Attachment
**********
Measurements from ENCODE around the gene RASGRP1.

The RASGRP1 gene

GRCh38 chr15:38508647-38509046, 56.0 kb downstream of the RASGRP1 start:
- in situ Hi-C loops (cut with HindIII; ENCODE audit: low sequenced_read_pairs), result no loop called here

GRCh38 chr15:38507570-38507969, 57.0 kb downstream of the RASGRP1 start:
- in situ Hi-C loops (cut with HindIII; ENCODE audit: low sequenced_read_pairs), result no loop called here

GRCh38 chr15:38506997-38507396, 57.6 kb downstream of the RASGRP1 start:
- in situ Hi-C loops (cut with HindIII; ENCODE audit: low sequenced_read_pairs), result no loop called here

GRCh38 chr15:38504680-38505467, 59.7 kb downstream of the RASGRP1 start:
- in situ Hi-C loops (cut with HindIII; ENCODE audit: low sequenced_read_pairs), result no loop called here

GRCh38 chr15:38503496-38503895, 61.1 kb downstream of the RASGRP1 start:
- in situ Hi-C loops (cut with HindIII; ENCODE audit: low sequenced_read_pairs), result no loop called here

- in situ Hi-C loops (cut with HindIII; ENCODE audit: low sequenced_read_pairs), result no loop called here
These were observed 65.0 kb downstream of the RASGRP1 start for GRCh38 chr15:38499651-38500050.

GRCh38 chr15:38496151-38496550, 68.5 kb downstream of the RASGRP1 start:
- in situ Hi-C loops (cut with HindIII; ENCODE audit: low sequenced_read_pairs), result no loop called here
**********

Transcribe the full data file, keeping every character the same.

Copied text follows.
Measurements from ENCODE around the gene RASGRP1.

The RASGRP1 gene

GRCh38 chr15:38508647-38509046, 56.0 kb downstream of the RASGRP1 start:
- in situ Hi-C loops (cut with HindIII; ENCODE audit: low sequenced_read_pairs), result no loop called here

GRCh38 chr15:38507570-38507969, 57.0 kb downstream of the RASGRP1 start:
- in situ Hi-C loops (cut with HindIII; ENCODE audit: low sequenced_read_pairs), result no loop called here

GRCh38 chr15:38506997-38507396, 57.6 kb downstream of the RASGRP1 start:
- in situ Hi-C loops (cut with HindIII; ENCODE audit: low sequenced_read_pairs), result no loop called here

GRCh38 chr15:38504680-38505467, 59.7 kb downstream of the RASGRP1 start:
- in situ Hi-C loops (cut with HindIII; ENCODE audit: low sequenced_read_pairs), result no loop called here

GRCh38 chr15:38503496-38503895, 61.1 kb downstream of the RASGRP1 start:
- in situ Hi-C loops (cut with HindIII; ENCODE audit: low sequenced_read_pairs), result no loop called here

- in situ Hi-C loops (cut with HindIII; ENCODE audit: low sequenced_read_pairs), result no loop called here
These were observed 65.0 kb downstream of the RASGRP1 start for GRCh38 chr15:38499651-38500050.

GRCh38 chr15:38496151-38496550, 68.5 kb downstream of the RASGRP1 start:
- in situ Hi-C loops (cut with HindIII; ENCODE audit: low sequenced_read_pairs), result no loop called here